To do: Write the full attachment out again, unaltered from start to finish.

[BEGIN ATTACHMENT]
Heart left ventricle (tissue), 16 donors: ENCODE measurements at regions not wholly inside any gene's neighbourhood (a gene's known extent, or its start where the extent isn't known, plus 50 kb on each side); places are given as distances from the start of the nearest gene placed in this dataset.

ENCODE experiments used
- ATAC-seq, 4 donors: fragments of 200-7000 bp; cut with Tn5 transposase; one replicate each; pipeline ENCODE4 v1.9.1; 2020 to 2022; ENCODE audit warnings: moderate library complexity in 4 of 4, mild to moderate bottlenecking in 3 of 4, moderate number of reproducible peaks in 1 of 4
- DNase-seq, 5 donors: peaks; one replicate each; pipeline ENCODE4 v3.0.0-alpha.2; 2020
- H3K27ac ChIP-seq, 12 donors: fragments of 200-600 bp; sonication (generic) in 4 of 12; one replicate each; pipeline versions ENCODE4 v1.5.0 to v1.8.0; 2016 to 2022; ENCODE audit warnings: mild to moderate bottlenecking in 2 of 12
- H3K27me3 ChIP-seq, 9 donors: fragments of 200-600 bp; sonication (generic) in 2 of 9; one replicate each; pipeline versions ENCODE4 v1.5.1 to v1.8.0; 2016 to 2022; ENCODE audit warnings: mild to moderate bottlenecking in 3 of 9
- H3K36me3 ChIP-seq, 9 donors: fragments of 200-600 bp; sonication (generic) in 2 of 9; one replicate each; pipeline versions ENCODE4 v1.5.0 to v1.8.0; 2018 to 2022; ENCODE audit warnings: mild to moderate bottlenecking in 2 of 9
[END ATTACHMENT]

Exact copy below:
Heart left ventricle (tissue), 16 donors: ENCODE measurements at regions not wholly inside any gene's neighbourhood (a gene's known extent, or its start where the extent isn't known, plus 50 kb on each side); places are given as distances from the start of the nearest gene placed in this dataset.

ENCODE experiments used
- ATAC-seq, 4 donors: fragments of 200-7000 bp; cut with Tn5 transposase; one replicate each; pipeline ENCODE4 v1.9.1; 2020 to 2022; ENCODE audit warnings: moderate library complexity in 4 of 4, mild to moderate bottlenecking in 3 of 4, moderate number of reproducible peaks in 1 of 4
- DNase-seq, 5 donors: peaks; one replicate each; pipeline ENCODE4 v3.0.0-alpha.2; 2020
- H3K27ac ChIP-seq, 12 donors: fragments of 200-600 bp; sonication (generic) in 4 of 12; one replicate each; pipeline versions ENCODE4 v1.5.0 to v1.8.0; 2016 to 2022; ENCODE audit warnings: mild to moderate bottlenecking in 2 of 12
- H3K27me3 ChIP-seq, 9 donors: fragments of 200-600 bp; sonication (generic) in 2 of 9; one replicate each; pipeline versions ENCODE4 v1.5.1 to v1.8.0; 2016 to 2022; ENCODE audit warnings: mild to moderate bottlenecking in 3 of 9
- H3K36me3 ChIP-seq, 9 donors: fragments of 200-600 bp; sonication (generic) in 2 of 9; one replicate each; pipeline versions ENCODE4 v1.5.0 to v1.8.0; 2018 to 2022; ENCODE audit warnings: mild to moderate bottlenecking in 2 of 9